diabetes mellitus 30448 cardiovascular disease, MI myocardial infarction, NR not reported, SCD sudden cardiac death, T2DM type 2 diabetes mellitus aWeighted average of rates taken only for patients with T2DM and where complete outcomes were reported;
metabolic syndrome 9146 grafting (CABG)/coronary revascularization. Also excluded were intermediate states such as hypertension or metabolic syndrome or studies of carotid intima-media thickness (CIMT).Outcome[s]The outcome of interest was the prevalence
obesity 10796 cardiovascular disease, OR cardiovascular death, OR non-fatal myocardial infarction, OR non-fatal stroke, OR obesity AND type 2 diabetes mellitus. Other keywords were cerebrovascular disease, cerebral arterial disease,
obesity 11916 patients screened, percentages of males and females, average age, duration of T2DM, the proportion with obesity (or average body mass index (BMI) ± SD). Outcome data consisted of the numbers and percentages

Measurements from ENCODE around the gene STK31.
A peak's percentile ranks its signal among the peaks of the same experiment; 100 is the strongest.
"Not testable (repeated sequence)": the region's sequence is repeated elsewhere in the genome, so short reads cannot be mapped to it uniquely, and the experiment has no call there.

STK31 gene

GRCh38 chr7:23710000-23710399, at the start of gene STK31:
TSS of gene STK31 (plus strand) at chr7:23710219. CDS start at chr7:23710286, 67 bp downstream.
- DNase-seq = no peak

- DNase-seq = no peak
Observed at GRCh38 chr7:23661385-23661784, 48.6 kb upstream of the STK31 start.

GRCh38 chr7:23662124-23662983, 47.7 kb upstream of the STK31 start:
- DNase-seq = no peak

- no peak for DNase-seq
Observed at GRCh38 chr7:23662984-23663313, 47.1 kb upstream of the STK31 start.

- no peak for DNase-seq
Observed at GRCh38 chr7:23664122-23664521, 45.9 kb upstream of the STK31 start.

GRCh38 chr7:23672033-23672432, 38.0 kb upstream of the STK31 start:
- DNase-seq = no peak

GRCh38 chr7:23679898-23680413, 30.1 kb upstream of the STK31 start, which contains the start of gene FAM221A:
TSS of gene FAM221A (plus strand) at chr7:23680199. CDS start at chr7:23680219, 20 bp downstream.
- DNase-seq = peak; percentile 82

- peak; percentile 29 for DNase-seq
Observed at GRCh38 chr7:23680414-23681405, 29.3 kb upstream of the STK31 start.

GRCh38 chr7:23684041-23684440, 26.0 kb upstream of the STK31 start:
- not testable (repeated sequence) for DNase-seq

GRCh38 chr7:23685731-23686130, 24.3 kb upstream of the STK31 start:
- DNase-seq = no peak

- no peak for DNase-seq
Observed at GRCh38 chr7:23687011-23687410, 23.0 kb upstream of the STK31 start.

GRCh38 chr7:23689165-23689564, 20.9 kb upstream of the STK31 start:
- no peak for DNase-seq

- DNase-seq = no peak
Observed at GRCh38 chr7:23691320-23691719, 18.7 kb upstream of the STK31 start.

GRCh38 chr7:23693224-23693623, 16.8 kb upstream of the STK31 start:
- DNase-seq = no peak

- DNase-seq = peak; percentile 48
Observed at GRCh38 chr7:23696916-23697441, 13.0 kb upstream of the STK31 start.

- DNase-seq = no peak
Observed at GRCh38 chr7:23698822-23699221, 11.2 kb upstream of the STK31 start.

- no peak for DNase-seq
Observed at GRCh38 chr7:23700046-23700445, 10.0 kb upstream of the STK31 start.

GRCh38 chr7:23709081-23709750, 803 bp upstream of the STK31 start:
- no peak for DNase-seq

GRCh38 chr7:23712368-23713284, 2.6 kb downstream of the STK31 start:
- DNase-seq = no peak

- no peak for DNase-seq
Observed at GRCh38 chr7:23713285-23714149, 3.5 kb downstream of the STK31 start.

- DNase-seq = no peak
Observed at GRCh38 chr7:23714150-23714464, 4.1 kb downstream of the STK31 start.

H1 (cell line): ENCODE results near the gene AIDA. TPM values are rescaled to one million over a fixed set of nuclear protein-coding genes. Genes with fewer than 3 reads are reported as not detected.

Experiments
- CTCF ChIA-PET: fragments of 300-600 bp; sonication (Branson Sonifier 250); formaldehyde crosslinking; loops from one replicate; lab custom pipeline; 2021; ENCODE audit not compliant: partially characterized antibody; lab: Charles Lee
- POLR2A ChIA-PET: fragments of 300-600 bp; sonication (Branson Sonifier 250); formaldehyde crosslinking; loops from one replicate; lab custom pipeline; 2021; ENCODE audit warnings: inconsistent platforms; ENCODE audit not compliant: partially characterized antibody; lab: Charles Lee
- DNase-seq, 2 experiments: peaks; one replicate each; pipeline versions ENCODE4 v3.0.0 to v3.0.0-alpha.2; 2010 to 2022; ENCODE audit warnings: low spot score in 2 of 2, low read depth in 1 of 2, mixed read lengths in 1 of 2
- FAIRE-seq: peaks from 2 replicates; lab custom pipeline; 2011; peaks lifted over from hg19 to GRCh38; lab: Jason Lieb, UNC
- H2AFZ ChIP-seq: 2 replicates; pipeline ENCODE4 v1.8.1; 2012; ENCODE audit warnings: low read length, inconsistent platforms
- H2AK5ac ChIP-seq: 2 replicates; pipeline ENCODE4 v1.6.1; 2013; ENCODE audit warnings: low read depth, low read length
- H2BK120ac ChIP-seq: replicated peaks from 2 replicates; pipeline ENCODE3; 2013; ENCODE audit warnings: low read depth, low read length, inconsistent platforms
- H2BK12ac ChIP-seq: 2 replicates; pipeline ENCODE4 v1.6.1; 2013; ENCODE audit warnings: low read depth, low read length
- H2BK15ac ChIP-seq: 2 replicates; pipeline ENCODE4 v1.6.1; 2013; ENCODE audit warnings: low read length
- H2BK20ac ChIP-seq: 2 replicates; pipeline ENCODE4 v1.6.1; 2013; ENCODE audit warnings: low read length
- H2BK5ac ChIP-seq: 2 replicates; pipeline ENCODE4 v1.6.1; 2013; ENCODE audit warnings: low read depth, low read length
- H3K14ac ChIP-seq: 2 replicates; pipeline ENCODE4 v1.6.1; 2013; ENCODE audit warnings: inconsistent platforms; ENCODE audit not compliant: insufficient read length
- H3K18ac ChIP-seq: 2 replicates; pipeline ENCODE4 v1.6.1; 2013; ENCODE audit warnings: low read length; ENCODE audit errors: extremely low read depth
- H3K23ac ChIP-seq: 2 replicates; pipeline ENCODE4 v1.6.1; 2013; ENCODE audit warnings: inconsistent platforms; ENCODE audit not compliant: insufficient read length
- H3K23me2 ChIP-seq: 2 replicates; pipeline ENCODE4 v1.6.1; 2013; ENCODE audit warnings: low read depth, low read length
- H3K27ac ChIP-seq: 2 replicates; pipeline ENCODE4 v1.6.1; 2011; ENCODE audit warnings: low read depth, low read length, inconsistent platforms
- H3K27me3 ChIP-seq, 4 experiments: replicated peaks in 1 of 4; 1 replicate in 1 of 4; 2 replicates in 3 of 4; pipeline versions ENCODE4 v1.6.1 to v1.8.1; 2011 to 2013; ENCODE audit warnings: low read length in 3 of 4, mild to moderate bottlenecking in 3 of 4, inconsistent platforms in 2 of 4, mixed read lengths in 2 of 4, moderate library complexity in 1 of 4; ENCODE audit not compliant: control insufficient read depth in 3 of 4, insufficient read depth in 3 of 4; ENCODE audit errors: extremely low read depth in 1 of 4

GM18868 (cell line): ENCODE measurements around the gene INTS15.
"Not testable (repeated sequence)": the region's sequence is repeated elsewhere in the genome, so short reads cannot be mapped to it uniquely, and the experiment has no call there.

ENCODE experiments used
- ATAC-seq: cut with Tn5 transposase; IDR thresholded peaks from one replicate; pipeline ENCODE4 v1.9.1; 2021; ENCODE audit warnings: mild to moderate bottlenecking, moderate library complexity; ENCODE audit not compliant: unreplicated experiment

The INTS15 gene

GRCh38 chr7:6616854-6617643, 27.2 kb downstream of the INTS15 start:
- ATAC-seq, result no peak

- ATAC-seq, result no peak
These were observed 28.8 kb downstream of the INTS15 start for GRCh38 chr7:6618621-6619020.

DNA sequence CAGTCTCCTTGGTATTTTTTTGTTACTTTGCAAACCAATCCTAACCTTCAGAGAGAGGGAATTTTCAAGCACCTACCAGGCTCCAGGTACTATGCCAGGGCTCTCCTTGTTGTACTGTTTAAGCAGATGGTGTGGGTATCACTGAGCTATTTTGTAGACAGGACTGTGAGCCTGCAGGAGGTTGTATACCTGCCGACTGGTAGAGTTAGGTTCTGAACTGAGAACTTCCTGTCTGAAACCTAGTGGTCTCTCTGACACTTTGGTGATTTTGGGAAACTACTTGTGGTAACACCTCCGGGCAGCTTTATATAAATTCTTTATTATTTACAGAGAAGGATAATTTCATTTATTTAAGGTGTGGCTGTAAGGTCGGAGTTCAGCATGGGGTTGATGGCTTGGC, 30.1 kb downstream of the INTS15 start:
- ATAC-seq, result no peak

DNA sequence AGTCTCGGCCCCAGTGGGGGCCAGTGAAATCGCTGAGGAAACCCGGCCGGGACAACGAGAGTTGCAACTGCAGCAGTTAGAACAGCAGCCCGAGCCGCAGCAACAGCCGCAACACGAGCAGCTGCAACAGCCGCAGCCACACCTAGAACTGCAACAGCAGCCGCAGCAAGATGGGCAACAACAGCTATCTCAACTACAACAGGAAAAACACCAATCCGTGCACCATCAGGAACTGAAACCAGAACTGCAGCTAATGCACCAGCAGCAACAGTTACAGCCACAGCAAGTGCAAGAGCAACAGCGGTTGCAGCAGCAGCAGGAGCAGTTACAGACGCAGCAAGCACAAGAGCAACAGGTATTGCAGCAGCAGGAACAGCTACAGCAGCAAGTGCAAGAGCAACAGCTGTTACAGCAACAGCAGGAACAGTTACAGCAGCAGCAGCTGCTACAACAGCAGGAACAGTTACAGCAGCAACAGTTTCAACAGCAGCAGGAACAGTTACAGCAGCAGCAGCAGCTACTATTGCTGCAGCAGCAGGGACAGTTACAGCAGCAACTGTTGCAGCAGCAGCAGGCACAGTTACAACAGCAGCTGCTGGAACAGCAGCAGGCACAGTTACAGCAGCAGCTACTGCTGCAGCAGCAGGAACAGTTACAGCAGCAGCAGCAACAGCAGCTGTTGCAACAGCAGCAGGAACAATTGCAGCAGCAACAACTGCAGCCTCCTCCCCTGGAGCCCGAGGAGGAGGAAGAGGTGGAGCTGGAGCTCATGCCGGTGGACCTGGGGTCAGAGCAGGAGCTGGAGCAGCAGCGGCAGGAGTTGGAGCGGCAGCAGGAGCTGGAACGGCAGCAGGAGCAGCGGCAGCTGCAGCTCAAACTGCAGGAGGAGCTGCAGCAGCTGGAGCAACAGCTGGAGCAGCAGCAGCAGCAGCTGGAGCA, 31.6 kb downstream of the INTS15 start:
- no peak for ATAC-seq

obesity 23075 (median = 64.3 years; weighted average = 66.3 ± 6.9 years). The weighted average proportion of persons with obesity was 46.3 ± 15.0%, with a simple average of 47.0 ± 14.7% (median = 45.4%), defined as a
obesity 30760 among obese vs. non-obese people with T2DMAbout half of the patients included in this analysis had obesity . Three-quarters of the included studies reported on patients’ BMI or the percent of patients with
obesity 30868 Three-quarters of the included studies reported on patients’ BMI or the percent of patients with obesity . While the definitions and BMI cut-off points of obesity varied across studies, the most commonly used